ADHD is a neurodevelopmental disorder affecting both children and adults. It is described as a “persistent” or on-going pattern of inattention and/or hyperactivity-impulsivity that gets in the way of daily life or typical development. Individuals with ADHD may also have difficulties with maintaining attention, executive function (or the brain’s ability to begin an activity, organize itself and manage tasks) and working memory.
Because people with ADD/ADHD have a problem within the neural networks in the brain, they are often treated with medication. Unfortunately, there are many problems with medication treatment. These are as follows:
Medications are not a long-term solution as they do not teach a person how to deal with their issues.
Children with more significant ADD or ADHD may not gain much benefit from medications (or even behavioural interventions).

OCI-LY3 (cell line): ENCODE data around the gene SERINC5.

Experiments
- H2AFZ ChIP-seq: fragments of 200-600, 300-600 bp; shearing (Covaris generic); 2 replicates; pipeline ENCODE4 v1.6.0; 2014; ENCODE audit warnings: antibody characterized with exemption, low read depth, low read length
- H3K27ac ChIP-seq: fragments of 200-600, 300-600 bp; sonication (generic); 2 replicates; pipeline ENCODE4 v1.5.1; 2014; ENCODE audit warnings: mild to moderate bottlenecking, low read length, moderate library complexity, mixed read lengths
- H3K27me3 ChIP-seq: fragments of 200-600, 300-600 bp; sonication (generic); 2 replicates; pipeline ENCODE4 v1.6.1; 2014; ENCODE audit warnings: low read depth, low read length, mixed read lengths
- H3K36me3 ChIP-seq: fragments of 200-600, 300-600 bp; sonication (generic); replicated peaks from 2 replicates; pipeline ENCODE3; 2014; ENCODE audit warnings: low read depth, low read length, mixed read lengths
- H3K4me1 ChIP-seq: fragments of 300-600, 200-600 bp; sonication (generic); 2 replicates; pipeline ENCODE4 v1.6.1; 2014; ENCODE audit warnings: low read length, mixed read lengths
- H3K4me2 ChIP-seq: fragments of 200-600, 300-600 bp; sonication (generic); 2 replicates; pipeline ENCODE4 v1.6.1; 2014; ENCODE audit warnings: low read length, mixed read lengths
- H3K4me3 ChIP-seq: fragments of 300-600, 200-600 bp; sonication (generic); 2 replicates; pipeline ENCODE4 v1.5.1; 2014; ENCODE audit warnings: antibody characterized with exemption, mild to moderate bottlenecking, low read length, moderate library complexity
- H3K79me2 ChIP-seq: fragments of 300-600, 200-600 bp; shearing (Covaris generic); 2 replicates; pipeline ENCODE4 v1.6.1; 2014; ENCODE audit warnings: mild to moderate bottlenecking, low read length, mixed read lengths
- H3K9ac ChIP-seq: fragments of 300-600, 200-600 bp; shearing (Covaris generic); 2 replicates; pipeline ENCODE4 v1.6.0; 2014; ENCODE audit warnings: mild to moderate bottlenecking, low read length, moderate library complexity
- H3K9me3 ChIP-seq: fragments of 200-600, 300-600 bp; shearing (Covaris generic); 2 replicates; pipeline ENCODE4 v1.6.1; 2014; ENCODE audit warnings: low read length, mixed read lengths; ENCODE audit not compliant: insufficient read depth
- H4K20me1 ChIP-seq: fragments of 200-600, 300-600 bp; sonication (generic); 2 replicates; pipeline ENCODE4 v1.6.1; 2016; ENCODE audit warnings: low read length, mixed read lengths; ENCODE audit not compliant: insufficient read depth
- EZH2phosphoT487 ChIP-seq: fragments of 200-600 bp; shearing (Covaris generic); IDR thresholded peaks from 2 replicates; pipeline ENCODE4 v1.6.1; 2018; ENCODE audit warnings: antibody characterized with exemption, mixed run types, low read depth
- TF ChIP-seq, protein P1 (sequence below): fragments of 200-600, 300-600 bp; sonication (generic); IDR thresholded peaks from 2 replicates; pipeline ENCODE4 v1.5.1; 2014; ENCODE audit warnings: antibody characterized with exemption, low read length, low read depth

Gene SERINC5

Medications are accompanied by nasty side effects such as appetite suppression, weight loss, sleep disturbances, potential cardiac risks and personality changes.
People can also develop a tolerance to medications over time, resulting in increased dosages, additional medications, and potentially more side effects.
The long-term effects of ADD/ADHD medications are largely unknown. Ritalin, very often prescribed for the treatment of ADD and ADHD, has been used to treat ADD/ADHD since the 1960′s but still has not been studied for long-term effects. In fact, the Canadian Medical Association asserts:
While research has conclusively proven R* short-term effectiveness, little is known about the long-term efficacy and safety of a drug that some children take for many years. In fact, the average duration of randomized trials of the drug is 3.3 weeks…. There aren’t long-term studies, and that’s of some concern because we don’t know whether the initial positive effects… might diminish over time. Moreover, we don’t know what happens to the side-effects… whether those got worse or maybe they diminish too – we don’t really know.
Neurofeedback training is a safer and more natural alternative to medication